Speaking of the English ideal, he says:--"What, then, is a gentleman? Apparently he is the free man, the man who is stronger than things, and believes in personality as superior to all the accessory attributes of fortune, such as rank and power, and as constituting what is essential, real, and intrinsically valuable in the individual. Tell me what you are, and I will tell you what you are worth. 'God and my Right,' there is the only motto he believes in. . . . . The gentleman, then, is the man who is master of himself, who respects himself and makes others respect him. The essence of gentlemanliness is self-ruling, the sovereignty of the soul. It means a character which possesses itself, a force which governs itself, a liberty which affirms and regulates itself, according to the type of true dignity. Such an ideal is closely akin to the Roman type of dignitas cum auctoritate. It is more moral than intellectual, and is particularly suited to England, which is pre-eminently the country of will. But from self-respect a thousand other things are derived--such as the care of a man's person, of his language, of his manners, watchfulness over his body and over his soul, dominion over his instincts and his passions; the effort to be self-sufficient, the pride which will accept no favour; carefulness not to expose himself to any humiliation or mortification, and to maintain himself independent of any human caprice; the constant protection of his honour and of his self-respect. . . . . . So that an analysis of the national type of gentleman reveals to us the nature and the history of the nation, as the fruit reveals the tree."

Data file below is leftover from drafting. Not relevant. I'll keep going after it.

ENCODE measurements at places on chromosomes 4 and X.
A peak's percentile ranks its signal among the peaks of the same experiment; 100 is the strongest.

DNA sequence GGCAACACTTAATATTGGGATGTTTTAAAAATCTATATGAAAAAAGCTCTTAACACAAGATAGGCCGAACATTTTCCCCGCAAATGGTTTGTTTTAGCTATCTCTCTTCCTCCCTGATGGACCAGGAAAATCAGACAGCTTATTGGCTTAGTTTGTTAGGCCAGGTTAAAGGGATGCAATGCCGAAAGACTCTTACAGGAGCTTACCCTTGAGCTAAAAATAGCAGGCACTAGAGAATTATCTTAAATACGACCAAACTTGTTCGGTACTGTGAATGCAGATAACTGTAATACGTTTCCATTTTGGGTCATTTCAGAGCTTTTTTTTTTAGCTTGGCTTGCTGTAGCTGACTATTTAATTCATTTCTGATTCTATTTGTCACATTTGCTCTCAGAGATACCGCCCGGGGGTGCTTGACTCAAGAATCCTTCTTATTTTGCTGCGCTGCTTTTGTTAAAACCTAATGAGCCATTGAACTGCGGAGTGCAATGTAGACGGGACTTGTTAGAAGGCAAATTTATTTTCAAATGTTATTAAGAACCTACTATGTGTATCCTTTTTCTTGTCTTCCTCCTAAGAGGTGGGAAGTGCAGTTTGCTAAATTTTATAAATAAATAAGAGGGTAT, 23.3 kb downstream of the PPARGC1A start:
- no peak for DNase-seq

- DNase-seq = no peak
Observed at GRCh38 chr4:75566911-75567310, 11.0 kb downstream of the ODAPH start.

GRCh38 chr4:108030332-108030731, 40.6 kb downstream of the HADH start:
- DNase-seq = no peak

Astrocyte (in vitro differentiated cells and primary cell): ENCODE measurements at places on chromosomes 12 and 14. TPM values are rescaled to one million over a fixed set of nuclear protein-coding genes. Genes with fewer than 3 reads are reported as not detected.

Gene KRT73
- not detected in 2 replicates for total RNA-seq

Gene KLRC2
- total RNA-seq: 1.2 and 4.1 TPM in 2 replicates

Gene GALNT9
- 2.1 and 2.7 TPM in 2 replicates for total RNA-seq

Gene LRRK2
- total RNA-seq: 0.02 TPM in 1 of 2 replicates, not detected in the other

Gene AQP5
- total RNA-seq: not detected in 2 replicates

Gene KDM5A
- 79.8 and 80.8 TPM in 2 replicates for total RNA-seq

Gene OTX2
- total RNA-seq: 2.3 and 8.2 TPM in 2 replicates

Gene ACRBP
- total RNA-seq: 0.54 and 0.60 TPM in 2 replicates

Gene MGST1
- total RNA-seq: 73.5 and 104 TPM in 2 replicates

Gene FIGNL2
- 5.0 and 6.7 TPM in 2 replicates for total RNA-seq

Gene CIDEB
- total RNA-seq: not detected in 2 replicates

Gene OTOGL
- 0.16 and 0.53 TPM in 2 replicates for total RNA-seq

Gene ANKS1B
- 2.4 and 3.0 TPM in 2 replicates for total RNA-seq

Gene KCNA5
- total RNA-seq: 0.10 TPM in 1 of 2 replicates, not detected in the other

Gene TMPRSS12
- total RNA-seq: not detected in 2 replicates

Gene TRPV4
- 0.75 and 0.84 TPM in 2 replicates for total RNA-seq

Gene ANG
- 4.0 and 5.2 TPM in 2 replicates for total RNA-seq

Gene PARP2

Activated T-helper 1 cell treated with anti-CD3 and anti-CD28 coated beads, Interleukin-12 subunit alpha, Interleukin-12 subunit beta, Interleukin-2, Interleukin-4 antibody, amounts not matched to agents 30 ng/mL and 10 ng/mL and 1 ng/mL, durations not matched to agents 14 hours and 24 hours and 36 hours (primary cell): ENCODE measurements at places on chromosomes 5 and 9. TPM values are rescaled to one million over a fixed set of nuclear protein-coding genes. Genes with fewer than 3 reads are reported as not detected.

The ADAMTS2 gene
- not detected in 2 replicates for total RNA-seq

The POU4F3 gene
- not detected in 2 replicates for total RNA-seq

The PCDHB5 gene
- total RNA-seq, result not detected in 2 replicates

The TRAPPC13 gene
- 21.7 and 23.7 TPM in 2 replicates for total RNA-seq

From another French source (Max O'Rell) we get a tribute to British pluck, endurance, and esprit de corps in the memorable story of the school boy, fatally injured in a football scrimmage, whose last breath almost was spent in asking, "Has our side won?" This then is the national character, and if the first seven years of a child's life are quite sufficient to establish him for the remainder of it in the creed of Loyola, the same short period ought to be long enough to inculcate in him those principles which he would part with life sooner than abandon. Thus in the training of our children and the trivial round of every day, abundant opportunities are afforded for adding our mite towards the bettering of our homes, our parishes, and ultimately our country. That subscription to the place of worship, the literary club, the recreation ground, the local hospital, may seem to come round all too often, and show nothing for the expenditure, but it is nevertheless one of those grains of sand which goes to make the beauteous land. The same, too, may be said of the many societies which we help by our time and our support; so little that is apparent seems to come of it all, and we feel we have it in us to do so much! Speaking at last year's Conference of the P.N.E.U., Dr Schofield said:--"One of the characteristics of our Union is that it is entirely occupied with potentialities , with sowing seeds which never show a harvest, for the harvest is not of a nature to be shown or published, but is known only to the hearts of mothers and fathers." Yes, and the hearts of parents are assured that their Union is doing a great patriotic word, in spite of that work not being demonstrable. So often in our best endeavours we are discouraged with the apathy and unresponsiveness of the very people we would benefit. He is but an indifferent workman who complains of his materials; the true artist works his wonders with "things as they are." J. M. W. Turner railed not at the sordid atmosphere of his London, nor yearned for Italy to give inspiration to his painter's eye, but he just showed us the beauties in a London fog as he saw them; also it took the ear of a Kipling--that ear so sharpened by sympathy to catch and interpret truly the faintest cry of man or beast--to make us hear the pathos in the twang of the camp banjo. "It is not the ideal, it is the real we neglect. Many a man has his Will-o'-th'-Wisp ideal and dances after it. Few have patience and humility enough to consider the real world they know, and to see in it as in a mirror the rays of heaven's light" (M. E. Dowson).